A memorial service for the nine C Company soldiers on July 18 in Vicenza drew an overflow crowd that included many of the 680 soldiers who had just returned from Afghanistan, said Sgt. Maj. Kimberly Williams, a spokeswoman for Southern European Task Force. Officials estimate about 900 people participated, including about 500 who crowded into the theater on post because the chapel was full.

“This was an especially emotional ceremony,” she said, “because [in attendance were soldiers who had just returned.”


Ky. soldier among 9 killed in Afghan base attack

The Associated Press

 

Sergio Abad on right Camp BlessingLOUISVILLE, Ky. — A Kentucky soldier was among nine who were killed when their remote outpost in eastern Afghanistan was attacked, the military said Wednesday.

The Defense Department said Pfc. Sergio S. Abad, 21, of Morganfield, died Sunday in the deadliest incident for U.S. forces in Afghanistan since June 2005, when 16 American soldiers were killed as a rocket-propelled grenade shot down their helicopter.

The soldiers died from wounds suffered when their newly built outpost in Wanat was attacked before dawn by small-arms fire and rocket-propelled grenades.

They were assigned to the 2nd Battalion, 503rd Infantry Regiment (Airborne), 173rd Airborne Brigade Combat Team based in Vicenza, Italy.

A former provincial governor in the region said scores of attackers included a mix of Afghan- and Pakistan-based militants, some with al-Qaida links.

A NATO official said they used houses, shops and a mosque for cover during the hours-long battle before American soldiers managed to drive out the attackers and call in air support from attack helicopters. The official said dozens were killed and about 40 were wounded.


 Miami Herald  19 July 2008:

 

Sergio Abad gravesitePrivate First Class Sergio S. Abad planned to be married on August 24, 2008, at the South Miami Elks Club — an Oriental-themed affair certain to feature music by the 21-year-old soldier’s favorite singer: Frank Sinatra.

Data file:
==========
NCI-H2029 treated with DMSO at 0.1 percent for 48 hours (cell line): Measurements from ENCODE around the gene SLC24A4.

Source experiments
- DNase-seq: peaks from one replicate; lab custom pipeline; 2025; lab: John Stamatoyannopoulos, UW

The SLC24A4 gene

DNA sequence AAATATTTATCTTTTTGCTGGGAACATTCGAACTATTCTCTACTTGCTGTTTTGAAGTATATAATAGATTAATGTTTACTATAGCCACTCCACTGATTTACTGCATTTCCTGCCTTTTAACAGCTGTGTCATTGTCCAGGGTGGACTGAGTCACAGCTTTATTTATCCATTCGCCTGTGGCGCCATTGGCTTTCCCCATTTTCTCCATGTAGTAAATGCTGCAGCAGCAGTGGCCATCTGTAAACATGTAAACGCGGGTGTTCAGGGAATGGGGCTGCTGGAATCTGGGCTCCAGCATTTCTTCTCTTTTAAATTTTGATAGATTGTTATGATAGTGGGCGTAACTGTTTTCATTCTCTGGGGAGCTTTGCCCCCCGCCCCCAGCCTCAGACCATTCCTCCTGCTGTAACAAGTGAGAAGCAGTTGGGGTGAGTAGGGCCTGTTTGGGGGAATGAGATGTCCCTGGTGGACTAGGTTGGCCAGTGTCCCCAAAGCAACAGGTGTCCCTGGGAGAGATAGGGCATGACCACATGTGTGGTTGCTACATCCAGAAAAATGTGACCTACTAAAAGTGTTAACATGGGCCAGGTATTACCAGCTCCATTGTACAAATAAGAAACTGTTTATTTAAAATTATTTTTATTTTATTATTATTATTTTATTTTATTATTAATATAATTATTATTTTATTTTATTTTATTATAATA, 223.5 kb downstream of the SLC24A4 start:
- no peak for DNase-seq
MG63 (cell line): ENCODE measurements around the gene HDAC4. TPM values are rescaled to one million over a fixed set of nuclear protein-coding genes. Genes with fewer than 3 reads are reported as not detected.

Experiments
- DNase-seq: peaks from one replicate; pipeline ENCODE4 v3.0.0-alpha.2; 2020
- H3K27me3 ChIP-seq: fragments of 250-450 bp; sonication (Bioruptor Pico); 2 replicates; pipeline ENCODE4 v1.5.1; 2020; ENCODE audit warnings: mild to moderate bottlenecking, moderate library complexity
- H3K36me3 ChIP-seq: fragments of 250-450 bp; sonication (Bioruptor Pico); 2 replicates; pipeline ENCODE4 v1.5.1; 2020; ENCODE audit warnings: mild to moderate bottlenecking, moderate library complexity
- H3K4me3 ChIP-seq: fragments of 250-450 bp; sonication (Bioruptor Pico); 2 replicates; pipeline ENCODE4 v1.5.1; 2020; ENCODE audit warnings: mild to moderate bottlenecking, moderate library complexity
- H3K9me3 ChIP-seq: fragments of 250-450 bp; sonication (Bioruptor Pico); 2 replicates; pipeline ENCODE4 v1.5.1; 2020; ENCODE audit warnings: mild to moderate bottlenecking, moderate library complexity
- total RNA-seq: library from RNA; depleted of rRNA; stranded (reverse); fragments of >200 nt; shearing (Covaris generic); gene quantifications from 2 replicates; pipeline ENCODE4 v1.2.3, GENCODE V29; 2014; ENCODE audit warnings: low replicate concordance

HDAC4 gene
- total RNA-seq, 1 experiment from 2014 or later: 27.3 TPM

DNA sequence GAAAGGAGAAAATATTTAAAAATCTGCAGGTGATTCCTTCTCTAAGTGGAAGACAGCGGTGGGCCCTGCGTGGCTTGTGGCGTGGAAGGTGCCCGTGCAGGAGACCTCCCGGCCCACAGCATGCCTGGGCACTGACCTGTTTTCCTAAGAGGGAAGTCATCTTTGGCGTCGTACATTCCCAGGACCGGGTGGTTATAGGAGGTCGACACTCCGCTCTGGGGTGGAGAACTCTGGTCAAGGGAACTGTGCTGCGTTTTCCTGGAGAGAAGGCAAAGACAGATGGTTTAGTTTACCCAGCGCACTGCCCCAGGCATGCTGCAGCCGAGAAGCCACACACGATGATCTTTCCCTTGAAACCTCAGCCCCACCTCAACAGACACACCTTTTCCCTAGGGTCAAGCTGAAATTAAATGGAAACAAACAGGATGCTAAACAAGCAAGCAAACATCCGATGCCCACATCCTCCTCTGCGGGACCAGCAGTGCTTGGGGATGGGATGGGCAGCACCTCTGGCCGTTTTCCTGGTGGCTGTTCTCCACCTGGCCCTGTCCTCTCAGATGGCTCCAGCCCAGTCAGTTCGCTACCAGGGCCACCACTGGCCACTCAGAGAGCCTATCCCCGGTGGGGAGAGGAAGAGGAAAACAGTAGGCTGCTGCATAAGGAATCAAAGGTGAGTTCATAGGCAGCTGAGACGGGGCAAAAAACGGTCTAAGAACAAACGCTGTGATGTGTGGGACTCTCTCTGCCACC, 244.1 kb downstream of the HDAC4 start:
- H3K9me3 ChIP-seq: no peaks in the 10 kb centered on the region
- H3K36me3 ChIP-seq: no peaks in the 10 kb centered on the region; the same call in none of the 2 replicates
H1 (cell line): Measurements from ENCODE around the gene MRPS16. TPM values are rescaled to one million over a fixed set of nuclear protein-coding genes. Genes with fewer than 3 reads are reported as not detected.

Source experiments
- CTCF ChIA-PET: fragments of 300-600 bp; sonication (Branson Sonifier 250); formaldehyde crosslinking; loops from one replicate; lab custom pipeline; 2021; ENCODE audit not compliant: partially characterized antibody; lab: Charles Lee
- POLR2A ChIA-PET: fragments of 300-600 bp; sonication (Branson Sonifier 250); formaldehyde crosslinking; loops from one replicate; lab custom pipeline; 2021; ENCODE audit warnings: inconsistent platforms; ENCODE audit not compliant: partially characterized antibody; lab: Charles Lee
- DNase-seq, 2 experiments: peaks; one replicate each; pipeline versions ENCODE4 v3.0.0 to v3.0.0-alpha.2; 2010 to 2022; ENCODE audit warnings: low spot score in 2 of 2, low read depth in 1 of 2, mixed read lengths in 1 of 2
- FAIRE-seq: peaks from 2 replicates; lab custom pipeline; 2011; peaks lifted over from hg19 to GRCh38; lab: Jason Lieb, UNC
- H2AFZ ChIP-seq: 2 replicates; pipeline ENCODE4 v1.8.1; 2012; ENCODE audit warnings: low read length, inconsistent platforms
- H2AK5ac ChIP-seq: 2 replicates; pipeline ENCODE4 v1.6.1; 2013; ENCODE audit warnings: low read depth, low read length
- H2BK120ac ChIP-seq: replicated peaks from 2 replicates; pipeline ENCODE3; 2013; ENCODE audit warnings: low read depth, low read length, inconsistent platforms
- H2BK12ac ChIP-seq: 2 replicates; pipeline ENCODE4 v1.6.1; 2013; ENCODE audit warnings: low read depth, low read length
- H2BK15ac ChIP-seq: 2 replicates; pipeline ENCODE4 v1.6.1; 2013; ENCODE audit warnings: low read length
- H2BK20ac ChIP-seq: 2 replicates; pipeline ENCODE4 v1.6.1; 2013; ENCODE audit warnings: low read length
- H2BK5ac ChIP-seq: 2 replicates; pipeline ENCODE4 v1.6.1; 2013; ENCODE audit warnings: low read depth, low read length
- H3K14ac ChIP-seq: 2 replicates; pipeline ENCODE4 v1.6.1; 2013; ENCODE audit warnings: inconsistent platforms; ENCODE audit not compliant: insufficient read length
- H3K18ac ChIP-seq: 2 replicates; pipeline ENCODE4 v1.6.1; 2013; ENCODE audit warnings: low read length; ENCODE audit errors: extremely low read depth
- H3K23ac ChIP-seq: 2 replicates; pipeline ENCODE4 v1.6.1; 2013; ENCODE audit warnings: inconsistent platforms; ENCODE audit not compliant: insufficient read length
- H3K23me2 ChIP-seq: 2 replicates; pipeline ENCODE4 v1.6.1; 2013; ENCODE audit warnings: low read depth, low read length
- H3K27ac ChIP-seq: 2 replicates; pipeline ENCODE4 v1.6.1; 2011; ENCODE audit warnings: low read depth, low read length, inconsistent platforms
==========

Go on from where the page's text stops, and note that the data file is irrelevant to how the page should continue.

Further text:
Instead, he’ll be buried next week at Arlington National Cemetery, as an Army bugler plays taps.

Abad died July 13, 2008, in a firefight that killed nine soldiers at Wanat, a remote base in eastern Afghanistan. He was assigned to the 2nd Battalion, 503rd Infantry Regiment (Airborne), 173rd Airborne Brigade Combat Team.

He had been scheduled to head home the next day.

waiting his return: His fiancée, Christina Parra, and a huge extended family — a family not bound by blood but by the love of a young man who had adopted them.

Abad was a bright, funny, hyperactive 7-year-old when the Florida Department of Children & Families removed him from an abusive home and placed him with a relative.

By middle school, he had been absorbed into two unrelated households: the Popkos of Coral Gables and the Pittses of Riviera Estates, each with children his age.

Through him, the families became what Marilyn Popko calls “a kinship group.”

Abad called Marilyn Popko and Lori Pitts ”Mommy,” their husbands ”Dad,” and his high school ROTC mentor, CSM Oliver R. Hoggard, “Pops.”

He’d stay awhile with one family, then with the other, though sometimes he would withdraw and camp out in Tropical Park.

”He was one of the kids,” said Lori Pitts, whose daughter, Krystine Pitts Flagg, befriended Abad at Homestead Middle School.

Pitts’ husband, Coral Gables police Lieutenant Paul Pitts, “would throw him $20 to go to the movies. He had chores around the house. He had to help out with laundry and feed the dog.”

Abad ”absorbed love like a sponge,” Pitts said. “He never wanted to disappoint us.”

Clinical psychologist Stephen Popko said he and Paul Pitts ”set down the rules firmly,” giving Abad the structure he craved.

He attended South Miami High School with the class of 2003, then earned a GED at the Job Corps center in Morganfield, Kentucky.

The Army mistakenly listed Morganfield as his hometown in the news release announcing his death.

Toward the end of high school, Abad moved in with Marilyn Popko’s sister’s family on a five-acre horse farm in the Redland — ideal for a youngster who loved animals and hard work.

Marybeth Klock-Perez, her sister, and husband Diego Perez, run Better Families Though Tae Kwan Do, a Bird Road martial-arts studio. Abad excelled at karate. He had a lot of energy and a knack for teaching children.

”He was really athletic and could knock out hundreds of push-ups with no problem,” Marybeth said. “He always had something positive or funny or naughty to contribute.”

For a youngster who had ”been dealt really unfair cards in life, he was absolutely never bitter,” Klock-Perez said. “He never used excuses or acted like the world owed him.”

At school, Abad developed a passion for acting, directing and Junior ROTC, where he found another father figure: Hoggard, who ran the program.

Retired from the Army, Hoggard is now working for a defense contractor in Iraq.

Colonel Eddie Santana took over the ROTC program shortly before Abad left but remembers him as “an outstanding young leader — very disciplined and committed. He always knew what he wanted to do: join the Army.”